In 2019, the annual TFSA contribution limit was raised to $6,000
, as it is indexed for inflation (in $500 increments). Any unused contribution room can be carried forward from a previous year for use in future years. Accordingly, if you do not already have a TFSA, you may be eligible to contribute up to $63,500 ($5,000 for 2009 to 2012, $5,500 for 2013 and 2014, $10,000 for 2015, $5,500 for 2016 to 2018 and $6,000 for 2019) if you were at least 18 years of age in 2009 and have been a Canadian resident since then. Contributions are not deductible for tax purposes; however, all income and capital gains earned in the account grow tax-free. All withdrawals from the TFSA (including income and capital gains) are received tax-free. In addition, the amount of the withdrawal will increase your TFSA carry-forward contribution room in the following year.
A TFSA is beneficial for many investors and for many different reasons
, including saving for short-term purchases such as an automobile or saving longer term for retirement. TFSAs can also be an effective income-splitting tool. A higher-income spouse can give funds to the lower-income spouse or an adult child so that they can contribute to their own TFSA (subject to their personal TFSA contribution limits). As well, the attribution rules will not apply to income earned within the spouse’s (or adult child’s) TFSA.
For older investors, TFSAs provide a tax-efficient means of investing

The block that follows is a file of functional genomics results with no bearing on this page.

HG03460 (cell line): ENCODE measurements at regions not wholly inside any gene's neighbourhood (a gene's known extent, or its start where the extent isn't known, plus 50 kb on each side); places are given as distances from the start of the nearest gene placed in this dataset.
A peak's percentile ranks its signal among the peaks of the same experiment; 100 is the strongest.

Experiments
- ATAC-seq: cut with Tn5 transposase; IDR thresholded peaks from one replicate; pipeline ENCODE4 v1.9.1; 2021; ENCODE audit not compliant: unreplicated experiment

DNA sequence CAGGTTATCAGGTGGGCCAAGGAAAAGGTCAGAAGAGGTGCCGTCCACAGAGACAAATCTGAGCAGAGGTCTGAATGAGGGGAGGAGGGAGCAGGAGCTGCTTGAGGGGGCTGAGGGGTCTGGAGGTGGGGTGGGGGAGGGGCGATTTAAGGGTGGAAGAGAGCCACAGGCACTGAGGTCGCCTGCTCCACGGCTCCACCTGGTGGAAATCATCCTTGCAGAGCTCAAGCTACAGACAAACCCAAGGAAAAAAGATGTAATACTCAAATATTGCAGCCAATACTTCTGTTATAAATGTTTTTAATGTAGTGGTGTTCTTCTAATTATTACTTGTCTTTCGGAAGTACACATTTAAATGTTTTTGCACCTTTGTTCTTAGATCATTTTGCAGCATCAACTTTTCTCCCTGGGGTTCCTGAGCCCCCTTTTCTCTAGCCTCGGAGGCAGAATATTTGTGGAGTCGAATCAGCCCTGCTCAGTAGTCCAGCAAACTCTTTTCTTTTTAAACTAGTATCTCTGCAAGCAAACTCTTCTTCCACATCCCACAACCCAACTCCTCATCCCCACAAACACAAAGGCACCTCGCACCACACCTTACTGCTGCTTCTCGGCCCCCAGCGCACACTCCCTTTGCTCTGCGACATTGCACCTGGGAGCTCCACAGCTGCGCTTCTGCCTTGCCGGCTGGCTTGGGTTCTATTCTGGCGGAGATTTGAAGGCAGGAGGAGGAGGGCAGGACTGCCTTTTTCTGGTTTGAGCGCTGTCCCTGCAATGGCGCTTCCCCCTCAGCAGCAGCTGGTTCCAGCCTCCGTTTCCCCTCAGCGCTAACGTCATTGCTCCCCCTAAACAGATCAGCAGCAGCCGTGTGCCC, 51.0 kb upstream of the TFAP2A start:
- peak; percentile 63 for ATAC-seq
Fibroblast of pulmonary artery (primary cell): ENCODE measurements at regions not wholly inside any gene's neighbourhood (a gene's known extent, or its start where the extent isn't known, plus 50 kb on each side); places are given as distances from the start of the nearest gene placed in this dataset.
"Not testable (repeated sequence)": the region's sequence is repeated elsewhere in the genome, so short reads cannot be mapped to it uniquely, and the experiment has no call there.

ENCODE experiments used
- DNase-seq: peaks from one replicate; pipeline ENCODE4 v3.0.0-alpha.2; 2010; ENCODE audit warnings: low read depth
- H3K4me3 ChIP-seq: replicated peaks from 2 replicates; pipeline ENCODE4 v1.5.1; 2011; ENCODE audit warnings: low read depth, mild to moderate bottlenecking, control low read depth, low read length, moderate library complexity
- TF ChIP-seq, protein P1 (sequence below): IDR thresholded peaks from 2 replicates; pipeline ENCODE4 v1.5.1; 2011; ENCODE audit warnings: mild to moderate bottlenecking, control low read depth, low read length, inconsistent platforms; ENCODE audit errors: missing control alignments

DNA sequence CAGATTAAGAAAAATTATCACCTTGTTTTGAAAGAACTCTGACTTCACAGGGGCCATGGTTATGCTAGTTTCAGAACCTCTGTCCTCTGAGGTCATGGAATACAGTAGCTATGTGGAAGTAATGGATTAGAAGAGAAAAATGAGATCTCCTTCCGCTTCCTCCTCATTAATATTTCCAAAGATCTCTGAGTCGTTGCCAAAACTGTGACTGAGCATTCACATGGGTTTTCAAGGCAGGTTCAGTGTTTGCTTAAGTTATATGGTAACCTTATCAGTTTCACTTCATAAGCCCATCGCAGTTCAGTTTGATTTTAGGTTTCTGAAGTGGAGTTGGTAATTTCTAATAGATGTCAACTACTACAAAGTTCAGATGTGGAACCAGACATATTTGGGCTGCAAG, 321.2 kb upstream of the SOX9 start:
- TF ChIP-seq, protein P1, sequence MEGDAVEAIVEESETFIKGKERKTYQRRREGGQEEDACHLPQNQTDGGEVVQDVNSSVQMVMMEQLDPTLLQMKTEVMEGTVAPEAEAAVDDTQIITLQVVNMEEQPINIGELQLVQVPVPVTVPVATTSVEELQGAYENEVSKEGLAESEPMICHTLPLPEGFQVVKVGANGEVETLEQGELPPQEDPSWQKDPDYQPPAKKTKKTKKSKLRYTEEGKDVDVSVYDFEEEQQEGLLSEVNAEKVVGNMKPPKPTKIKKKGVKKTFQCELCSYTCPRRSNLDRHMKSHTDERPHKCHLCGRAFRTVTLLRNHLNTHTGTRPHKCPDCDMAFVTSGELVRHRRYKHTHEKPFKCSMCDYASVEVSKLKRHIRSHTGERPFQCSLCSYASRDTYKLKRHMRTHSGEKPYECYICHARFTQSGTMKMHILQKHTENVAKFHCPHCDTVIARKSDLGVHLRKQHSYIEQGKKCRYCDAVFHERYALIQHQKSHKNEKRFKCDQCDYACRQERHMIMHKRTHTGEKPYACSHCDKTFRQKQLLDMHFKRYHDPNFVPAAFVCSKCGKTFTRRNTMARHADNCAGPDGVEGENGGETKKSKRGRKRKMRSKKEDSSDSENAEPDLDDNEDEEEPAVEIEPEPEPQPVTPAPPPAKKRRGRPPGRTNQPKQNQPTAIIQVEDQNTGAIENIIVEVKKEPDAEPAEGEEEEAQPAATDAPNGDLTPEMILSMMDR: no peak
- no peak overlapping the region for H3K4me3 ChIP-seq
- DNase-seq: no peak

– particularly beyond the age of 71 when they are no longer eligible to contribute to their own RRSP. In addition, if retirees are required to take more income than they need from a RRIF, they can contribute the excess amounts to a TFSA (subject to their TFSA contribution limit) and continue to shelter future investment earnings from tax. Furthermore, any withdrawals from a TFSA will not affect the eligibility for federal income-tested benefits and credits (such as Old Age Security or Guaranteed Income Supplements).
Where possible, the TFSA should be used in conjunction with an RRSP and other tax-deferred savings plans, such as an RESP.
However, where funds are limited, a TFSA may be an appropriate savings vehicle for individuals who have forgone RRSP contributions because of the limited benefit of a tax deduction at low marginal tax rates. For others in a higher marginal tax bracket, a tax refund resulting from an RRSP contribution could be used to fund a contribution to a TFSA. Otherwise, the benefit of contributing to an RRSP versus a TFSA will depend largely on your tax rate at the time of contribution and at the time of withdrawal, upon retirement. Generally, an RRSP contribution will be more beneficial where the individual is in a higher tax bracket when contributing than they are expected to be when drawing upon the RRSP funds at retirement (including the possible clawback of any government benefits). However, there is no “one-size fits all” rule and each situation should be considered individually.
The types of investments eligible for a TFSA are very similar to those investments eligible to be held within an RRSP
. Similar to an RRSP, because of the tax-free nature of a TFSA, income that would otherwise be taxed at high rates outside a registered account, such as interest income, would be appropriate for a TFSA. Investments that may generate capital losses may not be appropriate for a TFSA since capital losses realized within a TFSA will have no tax benefit.
However, ultimately the choice of specific investments in a TFSA will be unique to the investor, depending on such factors as their income needs, the investment time frame and their investment goals, tolerance for risk and overall investment strategy.
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